I’ve had this dream before. And each time that it repeats, it feels all the more disjointed and uneasy. For all its familiarity, each iteration makes me scrutinize the sequence for any changes, and run irrational circles in my head on what it means.
I find myself in a forest, frosted over with ice and snow. Everywhere that the eye can see, there are evergreens, crowding together like nervous guards, so that their needled branches fasten upon each other in a sudden crisp wind. The chill doesn’t bother me. My breath puffs out in a cloud, its shapes more reminiscent of jagged leaves than balls of cotton. For some reason, I am sharply amused by this activity.
An almost human-like murmur followed by a bark sounded at my heel. Two she-wolves, of proud, silver shoulders, greet me amicably. They stride about as to demand my attention. I suddenly feel chilled, then warmed, as though my senses have just woken into a different climate than the one that I have expected. My skin prickled as though with an extra layer of winter pelt.
The lighter-coloured of the two wolves raised her paw as though to strike me severely. The entirety of the she-wolf’s muscular arm swiftly metamorphosed into a crimson, gelatin mass of tubular veins as her spurs touched the crook of my arm. The coils of blood pulsated merrily in the brisk air. It seems to me as if it is working out its own patterns. And as the she-wolf tilted her head, it was as if she was humming a melody an accompaniment to the rhythm of those breathing, cellular bodies. So focused was I on the lupine beast that I only just noticed the raised bumps of my own circulatory maze in response to the visceral display.
But it was more than just a display, for a wet, pleasurable slice rioted through my veins. My own set of blood ribbons rose out and immersed themselves with the wolf’s, abject and magnificent. Immeasurable seconds brought the feeling of extra life transfusing into me, cycling and sniffing with its sidelong presence. I feel a giddy rush that made me throw my head back and see bright, coral-red networks behind closed eyelids. When my nose twitched, I am met with the scents of a feast of living things. Throughout these proceedings, the other wolf companion was sitting on her haunches, watching keenly. A momentary lolling of the tongue indicated her anticipation for the same biochemical unity.
As the blood ribbons halted in their coursing, the lighter wolf gave a wuft of breath. She has become more dimunitive, as like a newly sheered sheep. Her expression is one of sleepy satisfaction. Deep within her settlement, she will now and then flash a human-like eye within her irises. Both wolves rearrange themselves about me, folding their legs and bundled close against me. A bastion against the brisk winter and enduring solitude.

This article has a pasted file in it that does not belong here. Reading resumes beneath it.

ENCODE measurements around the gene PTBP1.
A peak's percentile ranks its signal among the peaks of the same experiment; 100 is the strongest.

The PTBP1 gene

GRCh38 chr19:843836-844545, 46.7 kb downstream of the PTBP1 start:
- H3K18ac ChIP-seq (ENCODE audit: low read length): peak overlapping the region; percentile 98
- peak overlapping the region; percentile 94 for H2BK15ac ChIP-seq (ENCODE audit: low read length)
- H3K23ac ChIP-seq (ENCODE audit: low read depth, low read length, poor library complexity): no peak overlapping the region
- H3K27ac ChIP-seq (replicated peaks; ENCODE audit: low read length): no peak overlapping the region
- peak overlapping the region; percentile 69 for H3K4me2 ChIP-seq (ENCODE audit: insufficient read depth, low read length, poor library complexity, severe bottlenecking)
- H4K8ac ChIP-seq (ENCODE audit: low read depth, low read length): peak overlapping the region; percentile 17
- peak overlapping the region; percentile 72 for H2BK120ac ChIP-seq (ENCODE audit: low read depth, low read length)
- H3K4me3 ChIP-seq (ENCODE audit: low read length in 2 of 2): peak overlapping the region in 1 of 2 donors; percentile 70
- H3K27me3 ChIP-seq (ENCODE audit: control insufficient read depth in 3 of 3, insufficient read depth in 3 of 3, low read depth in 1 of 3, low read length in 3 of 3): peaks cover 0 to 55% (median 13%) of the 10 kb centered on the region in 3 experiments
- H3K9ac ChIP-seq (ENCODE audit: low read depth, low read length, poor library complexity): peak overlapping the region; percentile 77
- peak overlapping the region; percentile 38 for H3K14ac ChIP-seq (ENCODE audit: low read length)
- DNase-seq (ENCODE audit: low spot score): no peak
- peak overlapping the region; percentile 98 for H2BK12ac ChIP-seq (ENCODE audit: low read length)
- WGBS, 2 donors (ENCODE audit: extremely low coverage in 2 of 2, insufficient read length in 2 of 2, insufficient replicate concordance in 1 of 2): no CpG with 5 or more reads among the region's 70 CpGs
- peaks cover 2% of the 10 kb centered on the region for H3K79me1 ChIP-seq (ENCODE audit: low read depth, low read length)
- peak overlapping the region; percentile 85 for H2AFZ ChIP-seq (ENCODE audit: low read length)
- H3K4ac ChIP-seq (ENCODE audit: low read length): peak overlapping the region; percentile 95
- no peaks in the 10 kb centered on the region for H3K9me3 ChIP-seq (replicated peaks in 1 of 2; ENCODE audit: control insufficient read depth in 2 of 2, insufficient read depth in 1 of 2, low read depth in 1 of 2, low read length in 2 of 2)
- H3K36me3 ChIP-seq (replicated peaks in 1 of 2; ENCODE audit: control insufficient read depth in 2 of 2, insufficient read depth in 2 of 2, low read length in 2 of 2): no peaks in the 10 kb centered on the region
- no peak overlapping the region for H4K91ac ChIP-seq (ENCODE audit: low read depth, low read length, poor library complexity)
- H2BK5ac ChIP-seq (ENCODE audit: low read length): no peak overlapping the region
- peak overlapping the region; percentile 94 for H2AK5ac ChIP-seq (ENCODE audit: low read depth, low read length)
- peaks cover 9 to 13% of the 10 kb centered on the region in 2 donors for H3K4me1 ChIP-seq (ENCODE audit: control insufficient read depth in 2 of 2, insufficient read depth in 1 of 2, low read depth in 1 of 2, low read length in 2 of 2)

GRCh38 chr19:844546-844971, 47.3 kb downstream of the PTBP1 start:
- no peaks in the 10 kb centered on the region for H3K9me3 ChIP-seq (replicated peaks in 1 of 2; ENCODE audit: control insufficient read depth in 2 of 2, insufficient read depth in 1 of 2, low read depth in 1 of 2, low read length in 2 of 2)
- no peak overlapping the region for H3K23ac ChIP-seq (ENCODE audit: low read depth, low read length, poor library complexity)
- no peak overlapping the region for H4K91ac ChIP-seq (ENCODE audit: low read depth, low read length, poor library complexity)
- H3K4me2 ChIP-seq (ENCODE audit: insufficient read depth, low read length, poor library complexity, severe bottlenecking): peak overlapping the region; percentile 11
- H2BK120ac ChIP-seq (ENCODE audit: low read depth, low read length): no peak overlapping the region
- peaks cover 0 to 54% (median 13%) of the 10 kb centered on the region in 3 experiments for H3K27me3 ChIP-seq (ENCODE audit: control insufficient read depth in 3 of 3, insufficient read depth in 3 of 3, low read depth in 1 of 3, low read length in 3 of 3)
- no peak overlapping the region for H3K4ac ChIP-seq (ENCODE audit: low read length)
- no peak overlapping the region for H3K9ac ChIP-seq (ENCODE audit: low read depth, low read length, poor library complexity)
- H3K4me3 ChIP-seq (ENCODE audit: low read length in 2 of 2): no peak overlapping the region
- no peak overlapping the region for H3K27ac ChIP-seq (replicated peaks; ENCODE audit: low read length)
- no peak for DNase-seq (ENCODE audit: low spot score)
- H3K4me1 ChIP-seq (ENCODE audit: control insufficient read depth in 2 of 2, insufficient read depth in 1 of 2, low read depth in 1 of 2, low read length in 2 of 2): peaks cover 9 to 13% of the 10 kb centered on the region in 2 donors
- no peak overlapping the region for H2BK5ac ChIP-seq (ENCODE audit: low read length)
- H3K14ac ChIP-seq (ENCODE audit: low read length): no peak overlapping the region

When I next awoke, I was still in the dream-world of the forest. I knew right away that there is supposed to be a third wolf, an old sire, who has not arrived. His missing presence is hangs like an omen. The two she-wolves paced wretched marks into the snow with trembling agitation. The darker-coloured wolf paused on a low hill, momentarily rendered into a gray silhouette. She looked back at me. I didn’t know what she was thinking beyond the glaze of worry. Then the world shifted.
The earth concentrated, held its breath, and FLEXED. Those trees with their roots exposed suddenly developed a metallic gleam to their undersides. The chirping of insects and small scavengers abruptly silenced, then wound up again in a synthetic, scratchy parody. The repetitious loop made the wolves flatten their ears to their skull. Gobs of spit leaked past their incisors. Where there were once peepholes and knobs in old trees, hosting a home for bees, robins, or rodents, these hideaways have been infested with gears, leaking batteries, switchboards. In a tree split along its length by lightning, wires and coiling junk froth forth. This garbage twitched in the dirt like centipedes. The ground moved as though on the back of some frustrated golem, of which myself and the other noble creatures are but fleas. Steam rose uninhibited from century-old trees. Rather than the sound of yawning foliage, mechanical rust shrieked when one of these sentinels felled.
My dear companions suddenly seem very far away. I was left looking at their backs and low, cautious tails as they ran. I chased after them, heart at my throat, with fearful anticipation making wintry distance seem all the more unapproachable.